wars: The Last Art Show survey update
Ranko Bon writes
and paints. Since 1976 he has been writing Residua, a book which will
soon contain one million words (see his website, www.residua.org).
He has shown at EAST International in Norwish in 1998. Together with his
wife, Lauren, he directs the Hereford Salon, a place where artists can
talk to each other. He taught at the University of Reading.
In April 2000,
Ella Guru, Stuckist web mistress, received the following from Mr Bon:
is sending me to you. Here is the story. I send around my pieces about
the art world pasted on postcards. I've been doing this for some six years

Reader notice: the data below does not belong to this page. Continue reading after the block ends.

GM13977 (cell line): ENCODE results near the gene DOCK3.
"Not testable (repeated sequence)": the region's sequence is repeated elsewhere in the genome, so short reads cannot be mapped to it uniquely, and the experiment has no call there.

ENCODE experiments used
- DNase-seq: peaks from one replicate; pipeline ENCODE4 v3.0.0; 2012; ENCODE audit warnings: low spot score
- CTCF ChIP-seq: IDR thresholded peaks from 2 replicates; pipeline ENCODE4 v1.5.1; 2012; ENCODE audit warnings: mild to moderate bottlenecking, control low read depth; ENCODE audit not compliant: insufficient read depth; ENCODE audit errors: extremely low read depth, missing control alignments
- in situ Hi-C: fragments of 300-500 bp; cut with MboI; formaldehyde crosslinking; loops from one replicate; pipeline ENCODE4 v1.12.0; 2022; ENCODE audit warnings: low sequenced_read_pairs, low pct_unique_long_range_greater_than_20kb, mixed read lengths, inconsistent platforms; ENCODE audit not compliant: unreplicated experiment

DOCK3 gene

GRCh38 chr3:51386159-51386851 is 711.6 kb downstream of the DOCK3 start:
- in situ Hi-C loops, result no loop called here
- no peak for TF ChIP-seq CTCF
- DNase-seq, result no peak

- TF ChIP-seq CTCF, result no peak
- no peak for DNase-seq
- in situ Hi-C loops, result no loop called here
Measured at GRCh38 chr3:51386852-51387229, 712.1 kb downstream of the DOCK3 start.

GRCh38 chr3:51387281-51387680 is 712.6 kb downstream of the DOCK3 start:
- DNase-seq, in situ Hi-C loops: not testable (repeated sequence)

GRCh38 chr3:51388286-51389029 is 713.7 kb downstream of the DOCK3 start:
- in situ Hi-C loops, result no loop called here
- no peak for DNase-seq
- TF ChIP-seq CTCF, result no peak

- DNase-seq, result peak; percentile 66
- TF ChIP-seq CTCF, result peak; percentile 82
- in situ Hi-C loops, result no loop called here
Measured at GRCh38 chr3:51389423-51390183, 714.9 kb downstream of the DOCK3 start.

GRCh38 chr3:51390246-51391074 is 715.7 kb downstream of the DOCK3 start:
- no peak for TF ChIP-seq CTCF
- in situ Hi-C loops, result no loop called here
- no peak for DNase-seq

now. The postcards are of interest in themselves, and a number of art
and literary magazines have published my texts as postcards or vice versa.
This includes Butterfly (London), Statement Art (Amsterdam), and Tank
(London). By the way, I am also offering a collection of my postcards,
selected by those who collect them, to a gallerist.
TYRELL AND NICK SEROTA
(March 16, 2001)
Last night I watched Blade Runner with my No. 1 son, who came from New
York for a few days to see my mother and me. We watched it on his computer
in our kitchen. No matter how many times I see this movie, I am delighted
by it anew. But this time I was struck by something I have noticed never
before. Dr. Eldon Tyrell, the chief inventor and owner of the corporation
that manufactures replicants, the more-human-than-human robots around
whom the film is constructed, looks very much like Nick Serota. I do
not know the name of the actor who plays Dr. Tyrell, but the resemblance
is really striking. Last night I had a feeling the two men had much